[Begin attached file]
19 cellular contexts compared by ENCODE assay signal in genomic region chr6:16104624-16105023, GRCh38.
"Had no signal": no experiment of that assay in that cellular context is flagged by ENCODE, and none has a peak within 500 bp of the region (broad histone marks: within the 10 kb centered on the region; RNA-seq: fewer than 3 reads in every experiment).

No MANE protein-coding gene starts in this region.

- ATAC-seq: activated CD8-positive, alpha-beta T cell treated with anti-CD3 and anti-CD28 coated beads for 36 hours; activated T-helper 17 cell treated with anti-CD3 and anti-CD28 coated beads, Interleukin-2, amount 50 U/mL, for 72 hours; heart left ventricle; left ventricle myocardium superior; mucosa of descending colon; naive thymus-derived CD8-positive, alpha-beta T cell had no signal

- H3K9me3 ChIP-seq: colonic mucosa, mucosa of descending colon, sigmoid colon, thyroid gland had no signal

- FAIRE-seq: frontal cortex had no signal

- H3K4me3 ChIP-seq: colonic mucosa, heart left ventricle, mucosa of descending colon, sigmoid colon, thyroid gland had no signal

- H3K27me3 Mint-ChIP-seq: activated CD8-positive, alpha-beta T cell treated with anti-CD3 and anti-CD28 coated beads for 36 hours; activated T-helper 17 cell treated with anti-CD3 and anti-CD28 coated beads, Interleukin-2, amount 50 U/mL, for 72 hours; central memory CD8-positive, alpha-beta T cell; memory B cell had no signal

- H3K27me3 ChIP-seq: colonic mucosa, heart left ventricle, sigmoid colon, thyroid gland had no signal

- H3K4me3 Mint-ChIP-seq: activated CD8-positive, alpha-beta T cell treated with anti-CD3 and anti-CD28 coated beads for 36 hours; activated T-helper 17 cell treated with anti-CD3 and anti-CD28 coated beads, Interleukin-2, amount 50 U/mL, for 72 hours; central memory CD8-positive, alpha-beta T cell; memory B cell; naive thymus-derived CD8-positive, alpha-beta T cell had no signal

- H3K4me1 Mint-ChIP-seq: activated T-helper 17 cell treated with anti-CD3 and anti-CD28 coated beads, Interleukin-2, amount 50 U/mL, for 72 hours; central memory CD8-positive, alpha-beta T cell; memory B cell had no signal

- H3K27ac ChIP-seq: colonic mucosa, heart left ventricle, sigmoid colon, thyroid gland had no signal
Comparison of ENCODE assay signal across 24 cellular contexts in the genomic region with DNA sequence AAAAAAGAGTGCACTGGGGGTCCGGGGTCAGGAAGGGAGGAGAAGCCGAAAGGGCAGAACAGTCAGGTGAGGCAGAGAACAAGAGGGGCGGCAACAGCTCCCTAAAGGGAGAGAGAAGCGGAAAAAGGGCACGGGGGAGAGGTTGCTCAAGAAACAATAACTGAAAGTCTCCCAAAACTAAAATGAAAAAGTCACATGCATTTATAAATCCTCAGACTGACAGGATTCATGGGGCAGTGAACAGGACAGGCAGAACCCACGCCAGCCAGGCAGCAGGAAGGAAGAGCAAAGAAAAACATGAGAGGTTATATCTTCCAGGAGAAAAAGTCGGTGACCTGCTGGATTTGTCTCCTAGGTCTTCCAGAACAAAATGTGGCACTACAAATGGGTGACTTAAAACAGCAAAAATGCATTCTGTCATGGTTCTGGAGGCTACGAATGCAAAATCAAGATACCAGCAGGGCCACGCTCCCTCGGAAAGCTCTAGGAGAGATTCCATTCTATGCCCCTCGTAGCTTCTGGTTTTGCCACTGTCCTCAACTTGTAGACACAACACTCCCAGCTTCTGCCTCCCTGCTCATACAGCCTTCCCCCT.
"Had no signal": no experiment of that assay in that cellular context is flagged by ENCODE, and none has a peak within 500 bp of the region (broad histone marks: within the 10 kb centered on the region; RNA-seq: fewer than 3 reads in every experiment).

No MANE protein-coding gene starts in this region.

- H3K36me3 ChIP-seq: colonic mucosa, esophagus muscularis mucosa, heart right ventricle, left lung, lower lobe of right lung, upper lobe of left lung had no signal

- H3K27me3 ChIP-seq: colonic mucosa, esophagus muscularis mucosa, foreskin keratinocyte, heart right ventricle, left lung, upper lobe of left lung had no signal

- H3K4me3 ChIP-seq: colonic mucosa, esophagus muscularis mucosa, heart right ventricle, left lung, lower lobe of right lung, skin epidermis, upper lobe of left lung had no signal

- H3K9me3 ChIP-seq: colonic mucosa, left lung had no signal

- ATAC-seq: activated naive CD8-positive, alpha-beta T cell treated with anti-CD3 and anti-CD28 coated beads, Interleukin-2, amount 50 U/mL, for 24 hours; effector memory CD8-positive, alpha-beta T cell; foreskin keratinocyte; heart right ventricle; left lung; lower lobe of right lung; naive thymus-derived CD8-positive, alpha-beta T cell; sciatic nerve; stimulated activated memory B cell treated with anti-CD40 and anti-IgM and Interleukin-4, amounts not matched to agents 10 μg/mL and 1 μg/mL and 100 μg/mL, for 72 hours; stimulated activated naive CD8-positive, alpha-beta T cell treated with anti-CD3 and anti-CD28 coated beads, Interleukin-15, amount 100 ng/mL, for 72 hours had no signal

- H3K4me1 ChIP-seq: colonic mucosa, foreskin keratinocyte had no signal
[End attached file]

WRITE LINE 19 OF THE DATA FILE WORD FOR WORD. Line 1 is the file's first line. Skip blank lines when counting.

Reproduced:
- H3K9me3 ChIP-seq: colonic mucosa, left lung had no signal